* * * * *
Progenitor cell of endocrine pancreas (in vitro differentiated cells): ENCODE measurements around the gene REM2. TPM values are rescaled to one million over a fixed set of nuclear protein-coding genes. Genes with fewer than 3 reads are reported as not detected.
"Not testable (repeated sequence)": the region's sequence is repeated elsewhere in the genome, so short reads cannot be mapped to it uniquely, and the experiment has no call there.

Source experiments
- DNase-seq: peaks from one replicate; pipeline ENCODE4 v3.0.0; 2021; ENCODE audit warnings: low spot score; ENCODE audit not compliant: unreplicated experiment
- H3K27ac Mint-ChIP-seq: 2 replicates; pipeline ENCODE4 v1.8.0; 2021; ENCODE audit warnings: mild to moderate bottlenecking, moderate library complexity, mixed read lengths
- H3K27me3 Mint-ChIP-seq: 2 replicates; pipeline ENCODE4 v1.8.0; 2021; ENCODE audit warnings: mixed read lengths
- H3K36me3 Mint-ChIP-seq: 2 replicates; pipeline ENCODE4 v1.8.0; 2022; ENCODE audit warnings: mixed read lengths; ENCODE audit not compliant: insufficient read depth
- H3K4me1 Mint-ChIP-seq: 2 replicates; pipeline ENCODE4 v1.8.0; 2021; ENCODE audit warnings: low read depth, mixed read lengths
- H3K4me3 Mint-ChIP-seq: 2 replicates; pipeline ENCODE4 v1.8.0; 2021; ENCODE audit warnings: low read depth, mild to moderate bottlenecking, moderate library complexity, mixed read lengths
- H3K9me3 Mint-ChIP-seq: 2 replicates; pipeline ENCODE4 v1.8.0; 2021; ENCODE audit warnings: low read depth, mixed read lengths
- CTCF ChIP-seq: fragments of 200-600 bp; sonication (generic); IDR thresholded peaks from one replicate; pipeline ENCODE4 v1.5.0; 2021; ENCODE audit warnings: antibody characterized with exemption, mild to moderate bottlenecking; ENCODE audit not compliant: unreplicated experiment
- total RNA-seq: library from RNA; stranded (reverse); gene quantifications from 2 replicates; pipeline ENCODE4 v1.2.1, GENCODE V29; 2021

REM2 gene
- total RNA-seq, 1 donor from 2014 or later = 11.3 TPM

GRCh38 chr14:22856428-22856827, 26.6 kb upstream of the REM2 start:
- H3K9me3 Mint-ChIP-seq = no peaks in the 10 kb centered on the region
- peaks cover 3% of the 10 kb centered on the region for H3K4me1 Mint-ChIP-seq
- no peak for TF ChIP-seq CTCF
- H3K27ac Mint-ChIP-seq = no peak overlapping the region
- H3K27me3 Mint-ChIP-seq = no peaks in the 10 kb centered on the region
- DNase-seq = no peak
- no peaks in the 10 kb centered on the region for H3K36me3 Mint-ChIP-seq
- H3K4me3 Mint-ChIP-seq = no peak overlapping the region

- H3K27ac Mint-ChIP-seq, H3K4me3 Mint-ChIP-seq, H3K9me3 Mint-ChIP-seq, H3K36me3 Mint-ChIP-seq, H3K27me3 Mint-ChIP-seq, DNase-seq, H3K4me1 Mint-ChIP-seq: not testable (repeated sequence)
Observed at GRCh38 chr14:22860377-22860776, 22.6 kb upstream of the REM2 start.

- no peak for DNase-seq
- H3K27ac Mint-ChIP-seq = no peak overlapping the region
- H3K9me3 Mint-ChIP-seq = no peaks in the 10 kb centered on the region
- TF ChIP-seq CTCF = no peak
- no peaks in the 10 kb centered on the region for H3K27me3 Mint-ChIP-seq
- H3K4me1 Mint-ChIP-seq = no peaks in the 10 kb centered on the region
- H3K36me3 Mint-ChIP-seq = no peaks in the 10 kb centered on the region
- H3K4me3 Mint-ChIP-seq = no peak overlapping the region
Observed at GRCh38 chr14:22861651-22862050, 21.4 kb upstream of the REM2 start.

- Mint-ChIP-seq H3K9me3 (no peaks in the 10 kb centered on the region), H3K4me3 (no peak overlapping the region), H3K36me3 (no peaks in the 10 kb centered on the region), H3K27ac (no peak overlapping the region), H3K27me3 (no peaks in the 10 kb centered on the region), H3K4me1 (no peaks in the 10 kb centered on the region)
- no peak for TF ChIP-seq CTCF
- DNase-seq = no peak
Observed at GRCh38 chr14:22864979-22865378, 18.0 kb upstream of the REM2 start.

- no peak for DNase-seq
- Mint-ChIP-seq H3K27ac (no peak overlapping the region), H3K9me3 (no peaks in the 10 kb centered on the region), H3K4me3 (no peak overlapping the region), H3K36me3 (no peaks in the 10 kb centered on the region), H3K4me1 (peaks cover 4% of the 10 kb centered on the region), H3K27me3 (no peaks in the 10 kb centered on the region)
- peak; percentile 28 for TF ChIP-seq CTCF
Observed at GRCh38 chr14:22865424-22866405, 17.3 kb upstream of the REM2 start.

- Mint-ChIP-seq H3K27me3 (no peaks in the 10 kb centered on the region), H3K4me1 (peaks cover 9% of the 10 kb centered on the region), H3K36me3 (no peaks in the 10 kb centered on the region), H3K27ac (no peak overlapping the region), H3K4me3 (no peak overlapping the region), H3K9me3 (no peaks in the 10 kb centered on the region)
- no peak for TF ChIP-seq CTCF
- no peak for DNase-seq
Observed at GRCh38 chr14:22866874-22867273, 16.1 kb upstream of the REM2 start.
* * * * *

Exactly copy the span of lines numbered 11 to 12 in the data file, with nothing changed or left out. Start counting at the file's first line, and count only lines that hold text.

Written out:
- CTCF ChIP-seq: fragments of 200-600 bp; sonication (generic); IDR thresholded peaks from one replicate; pipeline ENCODE4 v1.5.0; 2021; ENCODE audit warnings: antibody characterized with exemption, mild to moderate bottlenecking; ENCODE audit not compliant: unreplicated experiment
- total RNA-seq: library from RNA; stranded (reverse); gene quantifications from 2 replicates; pipeline ENCODE4 v1.2.1, GENCODE V29; 2021